However, not every instance of these words are considered inappropriate. Emily referred to these words as a kind of lazy placeholders for precise language.

By making these changes, Help Scout was able to update their style guide to ensure their content is more welcoming to everyone through the use of neutral language.

Furthermore, Help Scout was able to receive further insights from the public after Emily wrote a blog post regarding their content change and update. Help Scout received further suggestion that took into account terms Emily’s team did not pick up on as seen in the image below:

help scout - community engagement on inclusive content

What You Can Do To Ensure You Have Inclusive Content On Your Website

For good measure, Emily shared a few actionable tactics that we can conduct to ensure our websites incorporates inclusive content.

  1. Quote Subject Matter Experts: to ensure correct terminology and language hold some level of credibility to consolidate appropriate use of language in your content.
  2. Add language about soliciting images: that showcase different axes of diversity outside the standard stock images from your average software blog. This will provide a more elaborate and precise message rather than a common and overused message that is typically expressed in stock images.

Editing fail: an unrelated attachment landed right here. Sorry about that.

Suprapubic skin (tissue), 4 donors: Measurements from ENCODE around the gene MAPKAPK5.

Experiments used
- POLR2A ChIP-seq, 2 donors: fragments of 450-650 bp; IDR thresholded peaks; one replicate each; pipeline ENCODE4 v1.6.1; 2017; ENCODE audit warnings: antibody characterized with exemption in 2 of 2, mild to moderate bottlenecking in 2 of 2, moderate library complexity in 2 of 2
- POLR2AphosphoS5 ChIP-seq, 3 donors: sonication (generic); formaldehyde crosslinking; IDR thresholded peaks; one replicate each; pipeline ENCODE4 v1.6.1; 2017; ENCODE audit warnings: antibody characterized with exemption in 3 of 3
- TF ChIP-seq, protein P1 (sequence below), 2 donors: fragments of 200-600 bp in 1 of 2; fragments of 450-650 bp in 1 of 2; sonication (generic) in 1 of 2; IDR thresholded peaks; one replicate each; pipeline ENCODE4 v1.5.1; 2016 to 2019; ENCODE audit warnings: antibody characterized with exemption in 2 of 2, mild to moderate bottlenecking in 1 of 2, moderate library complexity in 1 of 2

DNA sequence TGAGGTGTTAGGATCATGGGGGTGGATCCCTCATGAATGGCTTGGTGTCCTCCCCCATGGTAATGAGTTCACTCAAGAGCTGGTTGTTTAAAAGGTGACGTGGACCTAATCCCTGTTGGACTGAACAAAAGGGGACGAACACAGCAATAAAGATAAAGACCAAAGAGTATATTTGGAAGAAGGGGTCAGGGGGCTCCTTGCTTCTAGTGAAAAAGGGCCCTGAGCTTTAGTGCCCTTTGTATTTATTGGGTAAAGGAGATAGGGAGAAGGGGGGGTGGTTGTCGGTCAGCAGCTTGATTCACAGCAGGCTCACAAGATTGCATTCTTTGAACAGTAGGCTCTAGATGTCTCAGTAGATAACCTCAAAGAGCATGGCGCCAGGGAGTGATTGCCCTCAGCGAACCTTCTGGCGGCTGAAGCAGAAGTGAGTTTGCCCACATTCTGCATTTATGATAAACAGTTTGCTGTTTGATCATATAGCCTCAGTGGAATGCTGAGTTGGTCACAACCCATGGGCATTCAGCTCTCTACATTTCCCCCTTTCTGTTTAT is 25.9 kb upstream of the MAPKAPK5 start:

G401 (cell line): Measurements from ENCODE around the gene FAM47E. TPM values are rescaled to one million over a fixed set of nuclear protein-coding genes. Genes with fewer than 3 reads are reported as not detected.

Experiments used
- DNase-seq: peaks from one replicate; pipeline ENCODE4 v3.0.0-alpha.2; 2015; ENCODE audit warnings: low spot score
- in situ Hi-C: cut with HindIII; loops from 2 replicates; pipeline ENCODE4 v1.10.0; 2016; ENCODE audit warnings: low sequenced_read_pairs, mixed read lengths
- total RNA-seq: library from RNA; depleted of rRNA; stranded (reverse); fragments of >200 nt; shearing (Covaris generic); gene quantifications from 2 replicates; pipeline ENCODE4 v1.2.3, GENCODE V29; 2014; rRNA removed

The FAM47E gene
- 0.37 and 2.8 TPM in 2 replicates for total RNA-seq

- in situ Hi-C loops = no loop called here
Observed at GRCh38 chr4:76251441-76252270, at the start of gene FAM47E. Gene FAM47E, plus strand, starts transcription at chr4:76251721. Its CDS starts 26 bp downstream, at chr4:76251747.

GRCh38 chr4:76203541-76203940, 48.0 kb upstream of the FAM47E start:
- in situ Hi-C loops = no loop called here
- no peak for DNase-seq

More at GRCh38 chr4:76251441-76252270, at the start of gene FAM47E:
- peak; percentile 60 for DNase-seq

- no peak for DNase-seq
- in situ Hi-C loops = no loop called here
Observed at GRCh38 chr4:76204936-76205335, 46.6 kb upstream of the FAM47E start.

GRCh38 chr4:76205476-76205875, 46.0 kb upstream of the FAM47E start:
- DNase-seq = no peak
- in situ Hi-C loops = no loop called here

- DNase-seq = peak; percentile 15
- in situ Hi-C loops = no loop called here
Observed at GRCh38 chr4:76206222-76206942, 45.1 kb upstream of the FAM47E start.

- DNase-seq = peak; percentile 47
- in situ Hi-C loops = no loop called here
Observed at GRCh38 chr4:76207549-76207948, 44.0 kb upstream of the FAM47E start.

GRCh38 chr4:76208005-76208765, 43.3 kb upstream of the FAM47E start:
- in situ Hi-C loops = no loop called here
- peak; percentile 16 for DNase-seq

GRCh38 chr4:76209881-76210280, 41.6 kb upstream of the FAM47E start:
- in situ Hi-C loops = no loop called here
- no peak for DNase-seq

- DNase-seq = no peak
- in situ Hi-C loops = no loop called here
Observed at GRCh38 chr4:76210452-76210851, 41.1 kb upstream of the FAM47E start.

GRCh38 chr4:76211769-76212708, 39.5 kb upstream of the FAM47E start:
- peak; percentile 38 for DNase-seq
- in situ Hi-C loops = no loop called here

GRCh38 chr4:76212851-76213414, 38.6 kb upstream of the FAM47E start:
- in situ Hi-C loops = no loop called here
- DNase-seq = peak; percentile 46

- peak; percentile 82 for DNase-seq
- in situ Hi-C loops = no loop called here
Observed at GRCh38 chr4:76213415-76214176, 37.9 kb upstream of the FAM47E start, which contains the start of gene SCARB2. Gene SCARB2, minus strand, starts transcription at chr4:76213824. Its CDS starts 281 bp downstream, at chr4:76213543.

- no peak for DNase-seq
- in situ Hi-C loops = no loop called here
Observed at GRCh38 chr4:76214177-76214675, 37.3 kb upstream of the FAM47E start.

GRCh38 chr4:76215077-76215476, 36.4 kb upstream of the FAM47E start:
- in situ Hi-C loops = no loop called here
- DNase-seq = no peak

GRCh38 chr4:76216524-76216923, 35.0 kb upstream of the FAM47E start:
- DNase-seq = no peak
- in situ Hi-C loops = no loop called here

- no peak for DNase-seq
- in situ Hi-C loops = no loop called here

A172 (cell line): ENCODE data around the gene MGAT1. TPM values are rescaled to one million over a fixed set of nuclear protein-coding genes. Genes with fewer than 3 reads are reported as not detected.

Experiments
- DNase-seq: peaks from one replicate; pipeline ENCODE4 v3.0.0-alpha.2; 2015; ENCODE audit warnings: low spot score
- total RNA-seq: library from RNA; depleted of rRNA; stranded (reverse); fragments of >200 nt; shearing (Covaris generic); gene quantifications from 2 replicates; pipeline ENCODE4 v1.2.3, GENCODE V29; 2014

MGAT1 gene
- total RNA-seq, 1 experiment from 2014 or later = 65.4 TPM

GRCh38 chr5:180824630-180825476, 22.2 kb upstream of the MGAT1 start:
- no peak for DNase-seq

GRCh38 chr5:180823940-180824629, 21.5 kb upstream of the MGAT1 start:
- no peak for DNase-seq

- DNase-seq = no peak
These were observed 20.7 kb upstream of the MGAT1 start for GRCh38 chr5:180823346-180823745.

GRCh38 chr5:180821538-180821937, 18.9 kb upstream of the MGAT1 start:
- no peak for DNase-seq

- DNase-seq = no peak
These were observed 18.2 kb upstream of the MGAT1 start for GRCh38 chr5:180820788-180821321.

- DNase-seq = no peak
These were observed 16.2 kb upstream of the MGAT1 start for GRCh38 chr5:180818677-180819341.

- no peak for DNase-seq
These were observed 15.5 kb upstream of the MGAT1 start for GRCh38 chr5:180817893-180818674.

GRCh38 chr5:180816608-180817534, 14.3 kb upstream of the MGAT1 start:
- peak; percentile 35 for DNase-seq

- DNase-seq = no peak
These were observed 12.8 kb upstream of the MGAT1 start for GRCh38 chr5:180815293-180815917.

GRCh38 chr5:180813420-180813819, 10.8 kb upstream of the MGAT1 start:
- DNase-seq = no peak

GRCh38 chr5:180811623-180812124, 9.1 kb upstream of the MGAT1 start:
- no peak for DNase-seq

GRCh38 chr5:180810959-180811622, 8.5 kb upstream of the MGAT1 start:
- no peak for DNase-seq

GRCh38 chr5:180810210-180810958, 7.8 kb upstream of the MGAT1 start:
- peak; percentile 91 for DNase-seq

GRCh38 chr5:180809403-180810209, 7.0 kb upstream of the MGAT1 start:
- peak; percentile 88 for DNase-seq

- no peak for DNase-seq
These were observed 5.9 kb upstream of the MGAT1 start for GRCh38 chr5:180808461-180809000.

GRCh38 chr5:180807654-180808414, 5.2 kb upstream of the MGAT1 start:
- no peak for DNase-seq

3. Caption videos: will provide a clearer description of the contents of the videos to the viewers.
  4. Aim for broader representation across illustration style: that focuses on conveying the key message over the subject matter. This is similar to adding language about soliciting images. By encompassing a broader representative across the illustrations will further emphasise the contents diversity.
  5. Improve web & product accessibility: will permit an array of users to navigate with ease. This will have a subsequent impact on SEO and user experience.

Incorporating inclusive content are not limited to the 5 tactics listed above. Emily suggested that if you have some influence over the content your company has published over the years, then efforts similar to the listed tactics above are within our capabilities. 

By choosing the right and precise words within context you will strengthen your communication and your content will be more valuable and may positively impact your audience’s loyalty to your brand. 

The desire to make a particular word choice when it comes to content creation should not supersede someone else’s need for safety and inclusion.

What Can We Take From This Presentation

Content plays a major role in addressing users’ search queries. To ensure this content not only provide users with answers and information, it is imperative the content incorporates a welcoming and informative tone. Emily’s presentation suggested in addition to providing quality content the precision of words and the use of neutral language will further enhance users’ engagement and increase brand loyalty.